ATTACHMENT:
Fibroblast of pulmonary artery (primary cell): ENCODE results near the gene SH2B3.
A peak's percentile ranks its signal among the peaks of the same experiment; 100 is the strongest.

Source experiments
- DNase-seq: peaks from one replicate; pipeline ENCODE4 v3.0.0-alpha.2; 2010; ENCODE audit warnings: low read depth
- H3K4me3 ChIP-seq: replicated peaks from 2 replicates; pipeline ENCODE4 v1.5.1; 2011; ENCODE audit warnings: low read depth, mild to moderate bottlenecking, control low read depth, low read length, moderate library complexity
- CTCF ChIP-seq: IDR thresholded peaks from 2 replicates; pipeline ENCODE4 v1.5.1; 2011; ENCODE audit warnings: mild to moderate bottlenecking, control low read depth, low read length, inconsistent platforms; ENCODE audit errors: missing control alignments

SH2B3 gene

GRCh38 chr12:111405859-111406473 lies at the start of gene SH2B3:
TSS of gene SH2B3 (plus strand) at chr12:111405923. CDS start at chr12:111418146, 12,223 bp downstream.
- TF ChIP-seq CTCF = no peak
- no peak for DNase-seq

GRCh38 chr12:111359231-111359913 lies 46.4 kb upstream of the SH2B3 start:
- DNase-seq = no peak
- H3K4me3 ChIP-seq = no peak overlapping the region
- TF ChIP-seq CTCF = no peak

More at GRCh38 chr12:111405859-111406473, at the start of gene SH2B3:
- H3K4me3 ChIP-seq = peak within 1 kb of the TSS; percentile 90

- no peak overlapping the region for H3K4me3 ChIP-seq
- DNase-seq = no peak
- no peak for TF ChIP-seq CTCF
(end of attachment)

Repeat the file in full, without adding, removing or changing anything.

Fibroblast of pulmonary artery (primary cell): ENCODE results near the gene SH2B3.
A peak's percentile ranks its signal among the peaks of the same experiment; 100 is the strongest.

Source experiments
- DNase-seq: peaks from one replicate; pipeline ENCODE4 v3.0.0-alpha.2; 2010; ENCODE audit warnings: low read depth
- H3K4me3 ChIP-seq: replicated peaks from 2 replicates; pipeline ENCODE4 v1.5.1; 2011; ENCODE audit warnings: low read depth, mild to moderate bottlenecking, control low read depth, low read length, moderate library complexity
- CTCF ChIP-seq: IDR thresholded peaks from 2 replicates; pipeline ENCODE4 v1.5.1; 2011; ENCODE audit warnings: mild to moderate bottlenecking, control low read depth, low read length, inconsistent platforms; ENCODE audit errors: missing control alignments

SH2B3 gene

GRCh38 chr12:111405859-111406473 lies at the start of gene SH2B3:
TSS of gene SH2B3 (plus strand) at chr12:111405923. CDS start at chr12:111418146, 12,223 bp downstream.
- TF ChIP-seq CTCF = no peak
- no peak for DNase-seq

GRCh38 chr12:111359231-111359913 lies 46.4 kb upstream of the SH2B3 start:
- DNase-seq = no peak
- H3K4me3 ChIP-seq = no peak overlapping the region
- TF ChIP-seq CTCF = no peak

More at GRCh38 chr12:111405859-111406473, at the start of gene SH2B3:
- H3K4me3 ChIP-seq = peak within 1 kb of the TSS; percentile 90

- no peak overlapping the region for H3K4me3 ChIP-seq
- DNase-seq = no peak
- no peak for TF ChIP-seq CTCF